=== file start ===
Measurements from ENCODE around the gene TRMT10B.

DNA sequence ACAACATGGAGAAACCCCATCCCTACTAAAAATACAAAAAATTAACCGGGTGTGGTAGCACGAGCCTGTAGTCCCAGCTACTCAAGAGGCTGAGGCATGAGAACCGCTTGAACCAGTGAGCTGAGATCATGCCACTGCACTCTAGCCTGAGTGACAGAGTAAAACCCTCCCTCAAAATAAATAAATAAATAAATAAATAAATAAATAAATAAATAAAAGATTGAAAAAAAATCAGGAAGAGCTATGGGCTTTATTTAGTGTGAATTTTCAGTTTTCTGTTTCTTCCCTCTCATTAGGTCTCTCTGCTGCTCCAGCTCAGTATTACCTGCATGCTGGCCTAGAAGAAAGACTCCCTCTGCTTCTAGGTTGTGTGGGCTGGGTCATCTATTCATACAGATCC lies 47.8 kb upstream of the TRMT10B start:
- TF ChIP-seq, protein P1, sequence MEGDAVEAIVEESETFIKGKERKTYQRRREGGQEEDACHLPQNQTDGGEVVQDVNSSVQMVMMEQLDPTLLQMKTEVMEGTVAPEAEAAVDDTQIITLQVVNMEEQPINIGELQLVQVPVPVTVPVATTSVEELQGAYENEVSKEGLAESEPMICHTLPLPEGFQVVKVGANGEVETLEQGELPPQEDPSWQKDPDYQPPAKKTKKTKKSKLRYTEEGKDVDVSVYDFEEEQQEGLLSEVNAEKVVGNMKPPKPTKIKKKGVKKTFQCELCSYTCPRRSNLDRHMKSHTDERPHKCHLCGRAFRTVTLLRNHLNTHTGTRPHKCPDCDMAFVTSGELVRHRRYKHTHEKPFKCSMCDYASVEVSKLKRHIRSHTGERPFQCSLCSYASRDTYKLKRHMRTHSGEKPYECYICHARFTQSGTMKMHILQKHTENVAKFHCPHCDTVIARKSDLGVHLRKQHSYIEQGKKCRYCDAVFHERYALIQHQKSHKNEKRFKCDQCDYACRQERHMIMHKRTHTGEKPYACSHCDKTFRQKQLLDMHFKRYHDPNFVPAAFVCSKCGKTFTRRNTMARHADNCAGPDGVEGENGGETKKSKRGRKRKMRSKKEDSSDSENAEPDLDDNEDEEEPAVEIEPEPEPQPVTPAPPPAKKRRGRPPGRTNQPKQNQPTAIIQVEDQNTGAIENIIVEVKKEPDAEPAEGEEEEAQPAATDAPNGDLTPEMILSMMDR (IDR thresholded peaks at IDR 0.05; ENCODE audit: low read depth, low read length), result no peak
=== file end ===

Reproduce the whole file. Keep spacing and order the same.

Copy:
Measurements from ENCODE around the gene TRMT10B.

DNA sequence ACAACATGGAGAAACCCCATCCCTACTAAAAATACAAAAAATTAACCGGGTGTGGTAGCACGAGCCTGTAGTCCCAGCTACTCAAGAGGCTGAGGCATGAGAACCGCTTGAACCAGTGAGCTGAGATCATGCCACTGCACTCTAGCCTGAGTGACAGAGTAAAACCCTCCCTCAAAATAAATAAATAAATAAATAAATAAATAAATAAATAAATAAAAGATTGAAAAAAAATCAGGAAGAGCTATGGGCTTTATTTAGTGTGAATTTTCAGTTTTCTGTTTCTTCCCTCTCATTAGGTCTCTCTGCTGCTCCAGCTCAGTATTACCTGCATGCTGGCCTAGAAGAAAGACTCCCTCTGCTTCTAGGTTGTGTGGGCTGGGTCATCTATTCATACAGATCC lies 47.8 kb upstream of the TRMT10B start:
- TF ChIP-seq, protein P1, sequence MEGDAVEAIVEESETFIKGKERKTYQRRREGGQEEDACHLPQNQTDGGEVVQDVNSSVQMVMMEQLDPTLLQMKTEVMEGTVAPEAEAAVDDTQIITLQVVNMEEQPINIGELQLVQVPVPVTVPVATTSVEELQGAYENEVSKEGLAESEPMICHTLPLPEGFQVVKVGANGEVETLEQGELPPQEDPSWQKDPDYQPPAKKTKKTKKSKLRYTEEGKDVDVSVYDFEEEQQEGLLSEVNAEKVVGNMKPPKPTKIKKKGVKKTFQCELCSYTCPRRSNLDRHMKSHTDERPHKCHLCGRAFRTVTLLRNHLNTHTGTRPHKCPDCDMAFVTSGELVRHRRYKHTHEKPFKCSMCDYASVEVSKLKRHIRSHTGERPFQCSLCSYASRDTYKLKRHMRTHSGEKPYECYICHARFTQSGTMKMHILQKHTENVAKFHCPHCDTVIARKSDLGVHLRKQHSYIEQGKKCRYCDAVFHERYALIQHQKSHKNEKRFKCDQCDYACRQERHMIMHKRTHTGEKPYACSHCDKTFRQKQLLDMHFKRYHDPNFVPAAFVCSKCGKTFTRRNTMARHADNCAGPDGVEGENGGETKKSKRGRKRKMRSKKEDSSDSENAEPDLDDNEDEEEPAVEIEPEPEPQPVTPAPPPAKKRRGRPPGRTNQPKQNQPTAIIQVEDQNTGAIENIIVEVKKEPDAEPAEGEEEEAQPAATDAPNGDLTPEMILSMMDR (IDR thresholded peaks at IDR 0.05; ENCODE audit: low read depth, low read length), result no peak